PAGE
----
But there's more.

Last spring, a reporter contacted me, looking for information on the Catholic and general Christian blogosphere. I put some thought into this because it's different than the writing website I used to be on. The "friends" I have met as a Catholic blogger have become true friends, including those I haven't met yet. There are a few who are truly "pen pals" although we haven't written longhand letters. Yet the seeds of friendship are there, and if we were to be able to meet, we'd likely chat as though we'd known each other forever.

There are bloggers who have contributed to my grad school funds, and, very touchingly, last summer to my vet bills for Fire when he was diagnosed with osteosarcoma and subsequently put down. I had just quit my job, did not have other employment...and these people came to my aid. They didn't know me in person, they had no idea if I really was who I said I was, and in our world of deception, I would argue that they had every reason to leave me to rot.

But they didn't. Because there is something that unites us as Catholics that goes far beyond blogging or even pen pals. There is a foundation that transcends us. There is a community that was established long before the internet.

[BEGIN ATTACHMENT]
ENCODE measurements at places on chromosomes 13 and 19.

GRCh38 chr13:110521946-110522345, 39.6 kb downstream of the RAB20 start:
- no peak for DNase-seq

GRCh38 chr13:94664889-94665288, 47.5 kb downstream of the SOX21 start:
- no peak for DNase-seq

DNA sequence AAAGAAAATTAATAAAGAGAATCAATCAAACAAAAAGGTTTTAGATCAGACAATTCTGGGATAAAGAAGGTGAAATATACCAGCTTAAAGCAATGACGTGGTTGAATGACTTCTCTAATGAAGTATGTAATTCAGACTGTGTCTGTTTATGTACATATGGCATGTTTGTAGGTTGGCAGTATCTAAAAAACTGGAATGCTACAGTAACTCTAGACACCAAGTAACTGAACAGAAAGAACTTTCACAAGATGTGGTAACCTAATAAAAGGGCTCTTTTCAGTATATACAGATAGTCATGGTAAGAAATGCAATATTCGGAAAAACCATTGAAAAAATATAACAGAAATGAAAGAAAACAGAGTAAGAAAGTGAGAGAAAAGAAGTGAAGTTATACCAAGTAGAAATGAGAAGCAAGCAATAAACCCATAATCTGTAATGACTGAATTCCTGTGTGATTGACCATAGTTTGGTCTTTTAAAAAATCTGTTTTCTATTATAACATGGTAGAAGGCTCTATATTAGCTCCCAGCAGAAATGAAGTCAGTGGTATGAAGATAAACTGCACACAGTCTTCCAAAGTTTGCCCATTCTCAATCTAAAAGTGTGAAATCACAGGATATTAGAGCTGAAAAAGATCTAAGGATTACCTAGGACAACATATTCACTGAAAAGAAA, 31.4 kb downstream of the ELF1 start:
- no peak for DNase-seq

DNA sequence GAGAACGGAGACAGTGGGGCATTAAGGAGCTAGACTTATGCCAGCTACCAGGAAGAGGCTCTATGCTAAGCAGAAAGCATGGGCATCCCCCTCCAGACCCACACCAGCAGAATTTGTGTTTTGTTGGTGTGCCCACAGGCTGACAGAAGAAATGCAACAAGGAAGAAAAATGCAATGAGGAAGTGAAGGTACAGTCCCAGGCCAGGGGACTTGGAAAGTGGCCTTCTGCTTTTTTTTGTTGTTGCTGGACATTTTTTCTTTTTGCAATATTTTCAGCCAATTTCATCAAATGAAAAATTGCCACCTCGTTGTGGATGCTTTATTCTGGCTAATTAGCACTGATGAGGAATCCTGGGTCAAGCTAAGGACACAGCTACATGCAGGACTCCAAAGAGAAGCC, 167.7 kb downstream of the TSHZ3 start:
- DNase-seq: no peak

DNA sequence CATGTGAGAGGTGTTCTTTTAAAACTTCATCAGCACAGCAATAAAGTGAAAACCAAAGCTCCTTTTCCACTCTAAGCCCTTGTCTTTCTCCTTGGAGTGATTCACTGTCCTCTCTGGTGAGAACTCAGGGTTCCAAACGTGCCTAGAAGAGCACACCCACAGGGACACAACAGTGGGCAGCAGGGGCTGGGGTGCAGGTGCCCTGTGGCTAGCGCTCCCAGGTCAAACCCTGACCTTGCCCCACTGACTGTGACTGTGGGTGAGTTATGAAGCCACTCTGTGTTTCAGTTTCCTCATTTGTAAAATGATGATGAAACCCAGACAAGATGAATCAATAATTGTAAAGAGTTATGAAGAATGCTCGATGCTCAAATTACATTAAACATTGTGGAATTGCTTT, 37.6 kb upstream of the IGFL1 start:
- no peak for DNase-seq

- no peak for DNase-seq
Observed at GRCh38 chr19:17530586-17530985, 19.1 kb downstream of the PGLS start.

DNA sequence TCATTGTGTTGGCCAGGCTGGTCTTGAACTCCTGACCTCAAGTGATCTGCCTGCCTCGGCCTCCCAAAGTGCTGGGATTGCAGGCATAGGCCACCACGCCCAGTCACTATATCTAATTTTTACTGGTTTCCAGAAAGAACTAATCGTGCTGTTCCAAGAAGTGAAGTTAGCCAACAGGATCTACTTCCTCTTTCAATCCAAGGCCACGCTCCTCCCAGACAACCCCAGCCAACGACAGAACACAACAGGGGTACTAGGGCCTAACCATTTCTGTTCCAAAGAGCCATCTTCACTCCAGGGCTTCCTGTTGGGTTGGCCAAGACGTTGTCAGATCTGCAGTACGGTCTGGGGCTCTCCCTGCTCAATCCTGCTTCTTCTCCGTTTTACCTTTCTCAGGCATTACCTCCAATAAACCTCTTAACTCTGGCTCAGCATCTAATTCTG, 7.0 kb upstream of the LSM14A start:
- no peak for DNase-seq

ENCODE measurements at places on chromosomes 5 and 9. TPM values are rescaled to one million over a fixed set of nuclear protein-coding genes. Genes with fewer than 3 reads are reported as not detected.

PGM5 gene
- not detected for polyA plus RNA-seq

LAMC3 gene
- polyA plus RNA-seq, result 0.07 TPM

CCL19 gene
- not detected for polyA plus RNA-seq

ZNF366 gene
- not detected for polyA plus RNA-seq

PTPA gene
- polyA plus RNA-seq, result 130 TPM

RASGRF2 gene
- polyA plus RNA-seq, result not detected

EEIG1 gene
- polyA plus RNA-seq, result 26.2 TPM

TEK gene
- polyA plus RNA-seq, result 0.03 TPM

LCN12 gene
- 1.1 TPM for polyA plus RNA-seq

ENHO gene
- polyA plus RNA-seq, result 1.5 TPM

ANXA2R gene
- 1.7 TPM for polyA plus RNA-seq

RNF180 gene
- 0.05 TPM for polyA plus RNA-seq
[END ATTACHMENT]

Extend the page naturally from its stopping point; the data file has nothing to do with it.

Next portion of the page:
We have a supernatural unity in the Catholic Church. Those I call friends in Canada, in Texas, in Ohio (numerous!), here in Minnesota, in Illinois, in Utah, in Tennesee, etc., are not just pen pals or fellow bloggers. They are fellow parishioners. They are the people with whom I would be friends if I went to their home parishes. If they come to my town, I'd invite them to my church...and/or others in my area.

I look a the letters from Clement, from Ignatius, from Paul and from James...they are our predecessors. While they wrote from authority and friendship both, guaranteed other early Christians were writing to each other out of simple friendship and brotherhood. Is the Church really any different today?


You may ask...why, then, with all this happy-go-lucky-warm-fuzzy-brotherhood do I still use a pen name?

Simple; for discernment.

Not EVERYONE on the internet is a potential friend. Not EVERYONE is trustworthy. Not EVERYONE is who they claim to be.

I have actually Googled my real name, and the the only thing I found was actually my race scores in an Alpine GS (Giant Slalom) from a local league a few years ago. Sadly, it wasn't even my best time!

So far, I have been successful in keeping my identity sacred.

Names have power. Names are important, and I reserve the right to give my name ONLY to those who have proven themselves to be worthy. And likewise, I am honored to be entrusted with another person's real name.